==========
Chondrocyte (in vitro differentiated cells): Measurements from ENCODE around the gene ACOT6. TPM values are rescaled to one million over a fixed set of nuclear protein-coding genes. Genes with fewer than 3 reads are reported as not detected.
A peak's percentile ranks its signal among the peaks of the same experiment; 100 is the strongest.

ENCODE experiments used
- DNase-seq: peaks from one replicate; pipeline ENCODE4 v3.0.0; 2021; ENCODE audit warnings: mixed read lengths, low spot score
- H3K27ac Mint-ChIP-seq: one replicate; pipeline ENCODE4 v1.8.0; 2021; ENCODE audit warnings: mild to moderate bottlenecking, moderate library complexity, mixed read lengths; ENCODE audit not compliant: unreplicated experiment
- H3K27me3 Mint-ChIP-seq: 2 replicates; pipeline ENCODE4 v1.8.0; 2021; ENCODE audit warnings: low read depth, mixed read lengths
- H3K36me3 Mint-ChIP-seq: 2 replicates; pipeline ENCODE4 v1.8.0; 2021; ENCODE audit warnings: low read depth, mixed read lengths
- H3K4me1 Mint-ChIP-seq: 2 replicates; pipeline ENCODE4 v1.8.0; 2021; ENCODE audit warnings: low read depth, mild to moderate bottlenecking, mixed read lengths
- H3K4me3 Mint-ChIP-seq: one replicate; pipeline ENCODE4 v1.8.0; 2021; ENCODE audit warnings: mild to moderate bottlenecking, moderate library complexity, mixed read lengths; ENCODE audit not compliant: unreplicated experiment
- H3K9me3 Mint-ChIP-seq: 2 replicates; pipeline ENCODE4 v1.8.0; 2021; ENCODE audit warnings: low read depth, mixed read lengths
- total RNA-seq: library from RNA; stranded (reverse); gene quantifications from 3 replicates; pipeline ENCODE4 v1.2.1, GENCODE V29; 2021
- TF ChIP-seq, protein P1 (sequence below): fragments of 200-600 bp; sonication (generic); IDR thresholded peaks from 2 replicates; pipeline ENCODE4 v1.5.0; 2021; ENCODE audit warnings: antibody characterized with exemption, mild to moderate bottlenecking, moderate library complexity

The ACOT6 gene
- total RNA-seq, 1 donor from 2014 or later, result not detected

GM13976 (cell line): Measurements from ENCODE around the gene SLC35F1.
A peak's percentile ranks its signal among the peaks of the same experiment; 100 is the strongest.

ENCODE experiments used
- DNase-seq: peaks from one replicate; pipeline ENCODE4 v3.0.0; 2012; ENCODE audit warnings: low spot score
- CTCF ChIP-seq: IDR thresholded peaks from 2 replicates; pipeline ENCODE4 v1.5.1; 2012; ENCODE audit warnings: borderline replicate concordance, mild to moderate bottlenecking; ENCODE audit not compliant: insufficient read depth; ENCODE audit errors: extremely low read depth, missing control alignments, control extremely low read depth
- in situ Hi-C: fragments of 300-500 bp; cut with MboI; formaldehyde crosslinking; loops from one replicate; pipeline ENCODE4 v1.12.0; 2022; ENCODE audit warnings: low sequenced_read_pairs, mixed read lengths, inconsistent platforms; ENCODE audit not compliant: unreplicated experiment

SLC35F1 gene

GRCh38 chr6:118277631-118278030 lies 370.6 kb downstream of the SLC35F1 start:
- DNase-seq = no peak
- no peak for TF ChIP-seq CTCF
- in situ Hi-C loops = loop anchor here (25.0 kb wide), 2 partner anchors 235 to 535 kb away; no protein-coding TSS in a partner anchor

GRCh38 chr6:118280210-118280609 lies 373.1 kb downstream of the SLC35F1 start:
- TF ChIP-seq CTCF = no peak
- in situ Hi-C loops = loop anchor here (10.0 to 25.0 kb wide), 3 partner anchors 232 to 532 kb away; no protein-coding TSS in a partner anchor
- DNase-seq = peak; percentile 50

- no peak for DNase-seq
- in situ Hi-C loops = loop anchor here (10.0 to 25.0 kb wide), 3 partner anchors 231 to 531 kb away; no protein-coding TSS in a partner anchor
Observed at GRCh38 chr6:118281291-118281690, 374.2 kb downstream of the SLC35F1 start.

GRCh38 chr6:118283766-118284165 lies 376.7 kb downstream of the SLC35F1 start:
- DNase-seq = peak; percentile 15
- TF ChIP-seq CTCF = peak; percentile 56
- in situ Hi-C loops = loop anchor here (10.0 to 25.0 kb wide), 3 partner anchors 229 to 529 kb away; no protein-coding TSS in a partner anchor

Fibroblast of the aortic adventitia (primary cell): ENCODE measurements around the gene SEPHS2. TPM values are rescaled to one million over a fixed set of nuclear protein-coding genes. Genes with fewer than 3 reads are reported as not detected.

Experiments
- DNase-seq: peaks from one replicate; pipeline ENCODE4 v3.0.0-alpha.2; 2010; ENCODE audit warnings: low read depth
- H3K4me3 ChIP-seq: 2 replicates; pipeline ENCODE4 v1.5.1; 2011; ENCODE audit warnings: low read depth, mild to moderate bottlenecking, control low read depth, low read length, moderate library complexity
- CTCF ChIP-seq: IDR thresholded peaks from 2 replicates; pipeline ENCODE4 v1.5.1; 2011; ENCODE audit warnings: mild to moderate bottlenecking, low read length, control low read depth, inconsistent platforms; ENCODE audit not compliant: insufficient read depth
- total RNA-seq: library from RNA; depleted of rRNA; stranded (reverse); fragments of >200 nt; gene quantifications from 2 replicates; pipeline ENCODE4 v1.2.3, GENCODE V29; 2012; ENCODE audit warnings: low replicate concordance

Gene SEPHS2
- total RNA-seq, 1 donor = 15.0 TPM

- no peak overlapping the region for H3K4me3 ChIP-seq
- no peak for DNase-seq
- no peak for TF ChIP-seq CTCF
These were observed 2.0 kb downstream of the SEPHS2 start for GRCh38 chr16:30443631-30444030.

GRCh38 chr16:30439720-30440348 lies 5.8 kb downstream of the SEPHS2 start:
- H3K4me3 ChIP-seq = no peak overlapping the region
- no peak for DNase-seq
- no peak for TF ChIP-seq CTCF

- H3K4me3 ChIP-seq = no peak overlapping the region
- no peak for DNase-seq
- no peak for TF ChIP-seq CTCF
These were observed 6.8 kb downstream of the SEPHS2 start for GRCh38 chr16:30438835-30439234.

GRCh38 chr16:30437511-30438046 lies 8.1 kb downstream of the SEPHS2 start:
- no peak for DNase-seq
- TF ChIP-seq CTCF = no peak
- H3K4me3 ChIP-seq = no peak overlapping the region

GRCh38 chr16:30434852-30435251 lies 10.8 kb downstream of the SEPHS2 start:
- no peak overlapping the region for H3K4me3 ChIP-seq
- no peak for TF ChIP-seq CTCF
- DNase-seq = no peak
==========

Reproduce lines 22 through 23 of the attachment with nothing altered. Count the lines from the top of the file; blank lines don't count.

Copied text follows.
GRCh38 chr6:118277631-118278030 lies 370.6 kb downstream of the SLC35F1 start:
- DNase-seq = no peak